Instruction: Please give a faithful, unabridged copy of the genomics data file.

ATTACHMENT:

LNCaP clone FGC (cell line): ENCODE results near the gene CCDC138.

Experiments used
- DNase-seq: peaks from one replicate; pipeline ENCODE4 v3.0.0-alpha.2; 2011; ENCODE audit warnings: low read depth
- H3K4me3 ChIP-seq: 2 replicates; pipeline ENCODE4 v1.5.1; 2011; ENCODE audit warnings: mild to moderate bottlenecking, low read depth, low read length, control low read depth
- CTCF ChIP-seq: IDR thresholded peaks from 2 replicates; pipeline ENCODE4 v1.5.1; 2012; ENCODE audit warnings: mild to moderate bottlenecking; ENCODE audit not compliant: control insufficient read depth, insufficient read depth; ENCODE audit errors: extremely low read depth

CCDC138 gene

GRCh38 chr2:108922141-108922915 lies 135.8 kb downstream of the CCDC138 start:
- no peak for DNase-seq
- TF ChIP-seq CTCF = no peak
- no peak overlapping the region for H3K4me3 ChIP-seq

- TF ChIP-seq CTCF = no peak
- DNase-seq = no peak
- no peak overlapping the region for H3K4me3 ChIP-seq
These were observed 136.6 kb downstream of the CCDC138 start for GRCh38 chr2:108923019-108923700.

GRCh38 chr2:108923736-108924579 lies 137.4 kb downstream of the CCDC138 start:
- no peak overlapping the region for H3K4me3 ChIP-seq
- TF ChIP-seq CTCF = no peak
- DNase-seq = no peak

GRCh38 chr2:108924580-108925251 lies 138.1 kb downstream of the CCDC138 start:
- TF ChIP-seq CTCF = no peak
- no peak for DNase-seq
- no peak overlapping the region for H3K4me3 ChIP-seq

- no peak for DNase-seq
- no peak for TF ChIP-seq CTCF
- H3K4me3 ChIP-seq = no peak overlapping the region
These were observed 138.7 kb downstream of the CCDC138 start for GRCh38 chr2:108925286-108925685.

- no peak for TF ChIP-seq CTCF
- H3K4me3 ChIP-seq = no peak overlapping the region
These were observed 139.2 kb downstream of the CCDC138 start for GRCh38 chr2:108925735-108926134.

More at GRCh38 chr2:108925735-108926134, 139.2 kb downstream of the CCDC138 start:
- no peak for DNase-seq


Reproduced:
LNCaP clone FGC (cell line): ENCODE results near the gene CCDC138.

Experiments used
- DNase-seq: peaks from one replicate; pipeline ENCODE4 v3.0.0-alpha.2; 2011; ENCODE audit warnings: low read depth
- H3K4me3 ChIP-seq: 2 replicates; pipeline ENCODE4 v1.5.1; 2011; ENCODE audit warnings: mild to moderate bottlenecking, low read depth, low read length, control low read depth
- CTCF ChIP-seq: IDR thresholded peaks from 2 replicates; pipeline ENCODE4 v1.5.1; 2012; ENCODE audit warnings: mild to moderate bottlenecking; ENCODE audit not compliant: control insufficient read depth, insufficient read depth; ENCODE audit errors: extremely low read depth

CCDC138 gene

GRCh38 chr2:108922141-108922915 lies 135.8 kb downstream of the CCDC138 start:
- no peak for DNase-seq
- TF ChIP-seq CTCF = no peak
- no peak overlapping the region for H3K4me3 ChIP-seq

- TF ChIP-seq CTCF = no peak
- DNase-seq = no peak
- no peak overlapping the region for H3K4me3 ChIP-seq
These were observed 136.6 kb downstream of the CCDC138 start for GRCh38 chr2:108923019-108923700.

GRCh38 chr2:108923736-108924579 lies 137.4 kb downstream of the CCDC138 start:
- no peak overlapping the region for H3K4me3 ChIP-seq
- TF ChIP-seq CTCF = no peak
- DNase-seq = no peak

GRCh38 chr2:108924580-108925251 lies 138.1 kb downstream of the CCDC138 start:
- TF ChIP-seq CTCF = no peak
- no peak for DNase-seq
- no peak overlapping the region for H3K4me3 ChIP-seq

- no peak for DNase-seq
- no peak for TF ChIP-seq CTCF
- H3K4me3 ChIP-seq = no peak overlapping the region
These were observed 138.7 kb downstream of the CCDC138 start for GRCh38 chr2:108925286-108925685.

- no peak for TF ChIP-seq CTCF
- H3K4me3 ChIP-seq = no peak overlapping the region
These were observed 139.2 kb downstream of the CCDC138 start for GRCh38 chr2:108925735-108926134.

More at GRCh38 chr2:108925735-108926134, 139.2 kb downstream of the CCDC138 start:
- no peak for DNase-seq